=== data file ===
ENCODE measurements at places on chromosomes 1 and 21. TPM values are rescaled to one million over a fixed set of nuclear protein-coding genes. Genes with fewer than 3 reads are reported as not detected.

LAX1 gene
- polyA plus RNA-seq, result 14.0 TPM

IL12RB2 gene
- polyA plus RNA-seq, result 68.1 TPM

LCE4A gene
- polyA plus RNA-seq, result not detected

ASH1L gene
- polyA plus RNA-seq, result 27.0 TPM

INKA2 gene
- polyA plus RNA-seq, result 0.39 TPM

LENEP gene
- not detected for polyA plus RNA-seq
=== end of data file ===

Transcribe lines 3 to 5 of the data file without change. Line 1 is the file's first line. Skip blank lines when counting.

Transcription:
- polyA plus RNA-seq, result 14.0 TPM

IL12RB2 gene
- polyA plus RNA-seq, result 68.1 TPM